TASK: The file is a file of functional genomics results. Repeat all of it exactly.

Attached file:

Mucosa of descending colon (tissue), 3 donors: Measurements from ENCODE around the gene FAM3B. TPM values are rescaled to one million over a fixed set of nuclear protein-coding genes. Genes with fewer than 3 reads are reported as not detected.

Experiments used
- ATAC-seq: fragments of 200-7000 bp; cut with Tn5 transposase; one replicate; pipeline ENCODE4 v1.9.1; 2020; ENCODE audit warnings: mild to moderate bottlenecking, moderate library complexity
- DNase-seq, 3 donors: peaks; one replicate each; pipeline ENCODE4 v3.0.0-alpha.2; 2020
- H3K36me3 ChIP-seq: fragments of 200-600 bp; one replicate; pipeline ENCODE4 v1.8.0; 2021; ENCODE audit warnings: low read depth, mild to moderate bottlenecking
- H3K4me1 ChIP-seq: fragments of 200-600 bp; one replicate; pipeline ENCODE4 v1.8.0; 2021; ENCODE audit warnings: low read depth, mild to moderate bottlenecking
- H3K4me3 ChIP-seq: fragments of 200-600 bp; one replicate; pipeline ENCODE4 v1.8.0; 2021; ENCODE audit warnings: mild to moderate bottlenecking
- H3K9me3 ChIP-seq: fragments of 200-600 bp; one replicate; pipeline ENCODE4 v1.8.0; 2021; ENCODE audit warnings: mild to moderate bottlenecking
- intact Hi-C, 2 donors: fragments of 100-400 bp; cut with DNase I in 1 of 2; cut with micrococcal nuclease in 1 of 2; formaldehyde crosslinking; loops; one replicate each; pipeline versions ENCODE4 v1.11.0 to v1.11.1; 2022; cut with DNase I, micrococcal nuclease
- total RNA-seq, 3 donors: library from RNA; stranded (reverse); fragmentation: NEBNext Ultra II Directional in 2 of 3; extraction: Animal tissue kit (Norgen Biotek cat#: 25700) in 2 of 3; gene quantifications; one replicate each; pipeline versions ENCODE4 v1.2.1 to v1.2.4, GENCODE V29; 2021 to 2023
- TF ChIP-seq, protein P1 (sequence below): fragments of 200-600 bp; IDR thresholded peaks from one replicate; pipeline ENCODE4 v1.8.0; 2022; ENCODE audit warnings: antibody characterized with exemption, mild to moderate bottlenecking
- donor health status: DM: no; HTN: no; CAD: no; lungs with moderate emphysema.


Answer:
Mucosa of descending colon (tissue), 3 donors: Measurements from ENCODE around the gene FAM3B. TPM values are rescaled to one million over a fixed set of nuclear protein-coding genes. Genes with fewer than 3 reads are reported as not detected.

Experiments used
- ATAC-seq: fragments of 200-7000 bp; cut with Tn5 transposase; one replicate; pipeline ENCODE4 v1.9.1; 2020; ENCODE audit warnings: mild to moderate bottlenecking, moderate library complexity
- DNase-seq, 3 donors: peaks; one replicate each; pipeline ENCODE4 v3.0.0-alpha.2; 2020
- H3K36me3 ChIP-seq: fragments of 200-600 bp; one replicate; pipeline ENCODE4 v1.8.0; 2021; ENCODE audit warnings: low read depth, mild to moderate bottlenecking
- H3K4me1 ChIP-seq: fragments of 200-600 bp; one replicate; pipeline ENCODE4 v1.8.0; 2021; ENCODE audit warnings: low read depth, mild to moderate bottlenecking
- H3K4me3 ChIP-seq: fragments of 200-600 bp; one replicate; pipeline ENCODE4 v1.8.0; 2021; ENCODE audit warnings: mild to moderate bottlenecking
- H3K9me3 ChIP-seq: fragments of 200-600 bp; one replicate; pipeline ENCODE4 v1.8.0; 2021; ENCODE audit warnings: mild to moderate bottlenecking
- intact Hi-C, 2 donors: fragments of 100-400 bp; cut with DNase I in 1 of 2; cut with micrococcal nuclease in 1 of 2; formaldehyde crosslinking; loops; one replicate each; pipeline versions ENCODE4 v1.11.0 to v1.11.1; 2022; cut with DNase I, micrococcal nuclease
- total RNA-seq, 3 donors: library from RNA; stranded (reverse); fragmentation: NEBNext Ultra II Directional in 2 of 3; extraction: Animal tissue kit (Norgen Biotek cat#: 25700) in 2 of 3; gene quantifications; one replicate each; pipeline versions ENCODE4 v1.2.1 to v1.2.4, GENCODE V29; 2021 to 2023
- TF ChIP-seq, protein P1 (sequence below): fragments of 200-600 bp; IDR thresholded peaks from one replicate; pipeline ENCODE4 v1.8.0; 2022; ENCODE audit warnings: antibody characterized with exemption, mild to moderate bottlenecking
- donor health status: DM: no; HTN: no; CAD: no; lungs with moderate emphysema.